Column: Dog Walker, Pet Sitter, All Species!

By Susan Parker
Tuesday March 13, 2007

“Tell that guy I don’t board dogs, and I refuse to stay at somebody’s house and pet sit.” 


“Tell him that the customers have to provide their own plastic bags. I’ll pick up poop, but with their bags, not mine.” 


“What did you say his name was?” 

“Craig. It’s craigslist, and— 

“Well, tell Craig List I’ve got experience with all kinds of animals, not just dogs and cats, and— 

“Dad, it’s not Craig List. It’s craigslist. It’s not a person, it’s a website. I’m putting your ad in cyberspace.” 

“How much does it cost?” shouted Mom from the kitchen. “I don’t want to waste good money on the impossibility of finding an old man a job.” 

“I can work!” yelled Dad. “I’ve got plenty of skills— 

“It’s free,” I said. “Running a community ad on craigslist is free.”  

“Free?” asked Dad. “How can that be?” 

“Run the ad,” shouted Mom. 

I was visiting Las Vegas, trapped in the desert with two argumentative octogenarians. My father had once again been complaining about his lack of employment. A decade ago, back in New Jersey, he’d been retired for six months. Then he’d gotten a job as a divot replacer on a nearby golf course. He had dreams of driving powerful tractors and complicated lawn mowers, but after a few years of carrying a bucket and replacing holes in putting greens, he’d quit. Now he was locked up with my mother in a retirement community in northwest Las Vegas. There seemed to be no employment opportunities for an energetic, feisty 81-year-old who spent half a year in Nevada and the other half in New Jersey.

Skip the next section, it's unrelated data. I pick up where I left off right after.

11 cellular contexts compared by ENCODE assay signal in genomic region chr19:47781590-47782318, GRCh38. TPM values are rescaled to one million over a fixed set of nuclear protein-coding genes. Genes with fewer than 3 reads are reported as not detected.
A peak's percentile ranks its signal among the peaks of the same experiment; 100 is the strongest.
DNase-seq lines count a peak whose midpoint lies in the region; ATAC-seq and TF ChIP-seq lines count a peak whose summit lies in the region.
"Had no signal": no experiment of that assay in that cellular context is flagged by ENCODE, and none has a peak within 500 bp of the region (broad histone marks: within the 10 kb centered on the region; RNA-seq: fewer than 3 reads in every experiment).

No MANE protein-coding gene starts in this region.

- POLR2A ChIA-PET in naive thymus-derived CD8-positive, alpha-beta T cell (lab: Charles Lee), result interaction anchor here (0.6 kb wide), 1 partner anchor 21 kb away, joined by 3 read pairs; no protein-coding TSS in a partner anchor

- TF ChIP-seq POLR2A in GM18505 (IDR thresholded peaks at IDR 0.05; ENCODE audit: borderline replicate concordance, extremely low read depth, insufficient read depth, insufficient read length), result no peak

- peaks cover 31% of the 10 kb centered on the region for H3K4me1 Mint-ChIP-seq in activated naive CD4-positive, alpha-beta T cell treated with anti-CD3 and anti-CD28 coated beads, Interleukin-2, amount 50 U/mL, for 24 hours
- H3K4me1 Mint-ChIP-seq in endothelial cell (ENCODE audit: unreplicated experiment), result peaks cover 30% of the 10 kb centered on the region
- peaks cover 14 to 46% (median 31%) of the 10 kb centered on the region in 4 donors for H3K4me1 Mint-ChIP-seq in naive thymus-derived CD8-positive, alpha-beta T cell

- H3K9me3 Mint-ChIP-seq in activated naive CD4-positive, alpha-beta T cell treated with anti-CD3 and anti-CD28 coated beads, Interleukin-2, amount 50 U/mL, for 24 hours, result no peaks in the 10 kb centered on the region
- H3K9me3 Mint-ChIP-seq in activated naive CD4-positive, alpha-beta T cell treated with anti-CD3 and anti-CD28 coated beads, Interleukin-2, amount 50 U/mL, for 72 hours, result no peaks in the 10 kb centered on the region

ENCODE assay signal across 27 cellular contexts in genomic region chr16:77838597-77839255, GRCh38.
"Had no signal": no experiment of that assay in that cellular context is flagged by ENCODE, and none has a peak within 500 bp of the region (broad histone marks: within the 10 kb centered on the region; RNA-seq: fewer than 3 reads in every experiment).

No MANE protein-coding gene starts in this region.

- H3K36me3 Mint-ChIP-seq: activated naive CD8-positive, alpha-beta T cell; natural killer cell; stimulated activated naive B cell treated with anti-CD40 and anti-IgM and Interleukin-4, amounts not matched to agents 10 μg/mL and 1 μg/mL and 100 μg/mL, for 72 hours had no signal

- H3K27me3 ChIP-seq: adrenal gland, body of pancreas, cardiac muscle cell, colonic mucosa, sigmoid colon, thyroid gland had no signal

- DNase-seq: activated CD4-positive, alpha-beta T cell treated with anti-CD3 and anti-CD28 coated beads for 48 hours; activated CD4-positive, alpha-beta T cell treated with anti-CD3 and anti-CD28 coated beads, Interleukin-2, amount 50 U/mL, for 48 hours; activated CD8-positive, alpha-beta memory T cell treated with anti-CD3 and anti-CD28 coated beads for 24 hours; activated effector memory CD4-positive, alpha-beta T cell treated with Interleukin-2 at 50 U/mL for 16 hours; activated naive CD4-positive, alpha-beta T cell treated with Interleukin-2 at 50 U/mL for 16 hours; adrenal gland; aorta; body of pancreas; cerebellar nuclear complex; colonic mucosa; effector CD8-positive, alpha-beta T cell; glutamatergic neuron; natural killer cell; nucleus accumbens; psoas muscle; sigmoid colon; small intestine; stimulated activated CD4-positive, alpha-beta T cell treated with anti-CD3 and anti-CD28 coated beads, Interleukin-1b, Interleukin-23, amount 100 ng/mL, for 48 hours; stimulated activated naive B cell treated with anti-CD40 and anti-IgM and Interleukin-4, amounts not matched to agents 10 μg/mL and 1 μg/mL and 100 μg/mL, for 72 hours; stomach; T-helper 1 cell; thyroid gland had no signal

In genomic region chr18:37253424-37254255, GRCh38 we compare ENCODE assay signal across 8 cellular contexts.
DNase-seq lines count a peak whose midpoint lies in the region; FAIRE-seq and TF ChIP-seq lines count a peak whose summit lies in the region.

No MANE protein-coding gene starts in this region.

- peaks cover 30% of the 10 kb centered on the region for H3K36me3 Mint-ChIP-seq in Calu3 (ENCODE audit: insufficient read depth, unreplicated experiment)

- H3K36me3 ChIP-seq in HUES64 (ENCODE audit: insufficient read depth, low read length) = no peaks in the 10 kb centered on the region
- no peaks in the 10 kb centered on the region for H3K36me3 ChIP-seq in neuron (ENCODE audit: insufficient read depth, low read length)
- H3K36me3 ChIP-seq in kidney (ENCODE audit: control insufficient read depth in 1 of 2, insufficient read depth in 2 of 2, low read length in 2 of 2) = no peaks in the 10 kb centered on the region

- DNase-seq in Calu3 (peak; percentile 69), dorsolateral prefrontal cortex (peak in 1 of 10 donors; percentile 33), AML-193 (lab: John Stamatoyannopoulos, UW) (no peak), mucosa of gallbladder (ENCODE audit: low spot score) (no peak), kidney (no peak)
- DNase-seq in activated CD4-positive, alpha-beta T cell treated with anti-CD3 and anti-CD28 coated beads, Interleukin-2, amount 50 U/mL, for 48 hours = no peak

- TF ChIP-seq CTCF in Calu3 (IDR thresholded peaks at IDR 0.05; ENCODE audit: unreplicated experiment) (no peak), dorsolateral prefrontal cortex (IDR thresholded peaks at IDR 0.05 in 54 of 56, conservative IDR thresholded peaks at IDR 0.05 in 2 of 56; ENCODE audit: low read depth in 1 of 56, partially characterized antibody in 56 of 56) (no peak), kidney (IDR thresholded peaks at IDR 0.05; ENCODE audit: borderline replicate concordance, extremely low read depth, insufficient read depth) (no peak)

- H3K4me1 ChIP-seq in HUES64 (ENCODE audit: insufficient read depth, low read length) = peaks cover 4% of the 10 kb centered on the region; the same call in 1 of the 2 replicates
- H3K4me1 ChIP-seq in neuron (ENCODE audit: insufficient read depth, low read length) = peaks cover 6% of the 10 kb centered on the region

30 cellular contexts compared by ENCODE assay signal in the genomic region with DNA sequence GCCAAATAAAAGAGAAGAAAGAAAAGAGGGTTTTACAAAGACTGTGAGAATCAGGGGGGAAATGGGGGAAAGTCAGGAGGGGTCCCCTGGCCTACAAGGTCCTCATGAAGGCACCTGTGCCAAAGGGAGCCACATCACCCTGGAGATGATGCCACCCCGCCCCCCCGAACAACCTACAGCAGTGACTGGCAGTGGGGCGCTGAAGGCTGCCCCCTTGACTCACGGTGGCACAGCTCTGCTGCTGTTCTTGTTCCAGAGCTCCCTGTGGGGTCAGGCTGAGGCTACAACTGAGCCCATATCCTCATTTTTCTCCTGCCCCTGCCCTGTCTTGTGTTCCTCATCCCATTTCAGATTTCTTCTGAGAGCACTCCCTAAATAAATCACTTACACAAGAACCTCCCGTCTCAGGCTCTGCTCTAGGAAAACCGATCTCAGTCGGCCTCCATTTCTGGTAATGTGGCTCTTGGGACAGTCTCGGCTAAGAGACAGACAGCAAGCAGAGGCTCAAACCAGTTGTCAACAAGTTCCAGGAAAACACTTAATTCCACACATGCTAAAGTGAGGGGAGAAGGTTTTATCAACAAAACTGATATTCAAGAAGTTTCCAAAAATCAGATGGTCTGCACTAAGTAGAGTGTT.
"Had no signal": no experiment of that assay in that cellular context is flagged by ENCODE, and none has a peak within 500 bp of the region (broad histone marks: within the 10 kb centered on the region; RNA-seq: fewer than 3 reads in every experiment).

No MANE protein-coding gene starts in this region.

“Let me see what you wrote,” said Dad, peering over my shoulder at the computer screen. “I wanna make sure you listed all my best qualities.” 

I read the ad aloud to him. Mom hovered outside the doorway, eavesdropping. 

“Need someone to walk your dog, or look after your pet/s while you’re gone? I’m a retired biologist who is up early and available to exercise dogs, feed pets, give medicines, run errands. I’m well acquainted with all species, including reptiles, amphibians, birds, fish, and furry creatures, big and small (pet rats, guinea pigs, gerbils, rabbits, hamsters, etc.) Fee negotiable. Respond via e-mail.” 

“I don’t want your father walking big dogs,” said Mom. “It’s not safe.” 

“Nonsense,” said Dad. “Leave it in. I can walk any dog, big or small. Hell, I could walk a wolf or a mountain lion.” 

Mom rolled her eyes. 

“Remember that time I wrestled a bear? I was in the Army, and— 

“That was over 60 years ago,” said Mom. “You were drunk.” 

“It was a big, smelly bear,” said Dad. “From Texas.” 

“Look,” I said, interrupting an argument I’d heard on and off for the past 50 years. “We’ll run the ad. What can it hurt? You can screen potential customers on the telephone. If you don’t want to walk their dog or feed their mice, you don’t have to. What do you have to lose?” 

“Tell Craig to run it,” instructed Dad. 

“Are you sure it’s free?” asked Mom. 

Later that day Dad and I took a walk. We ran into a couple following a small gray Schnauzer, a dog who looked just like my beloved, departed Whiskers.  

“I’m a professional dog walker,” Dad announced while I petted their little pooch. 

“Really,” said the woman. “How interesting.”  

“Yes,” said Dad. “I’d give you one of my cards but I left them at home.”  

“Dad,” I said. “You— 

“I’m good with any kind of animal,” said Dad. “I can do anything.” 

“Really,” said the man. 

“The only thing I don’t do is provide plastic bags,” said Dad. “You’ll have to do that.” 

The man and woman nodded. They appeared anxious to continue their walk. Dad and I headed in the opposite direction, but after a few steps Dad turned and shouted after them. “You can look me up at Craig’s,” he said with unabashed, youthful enthusiasm. “It’s free!”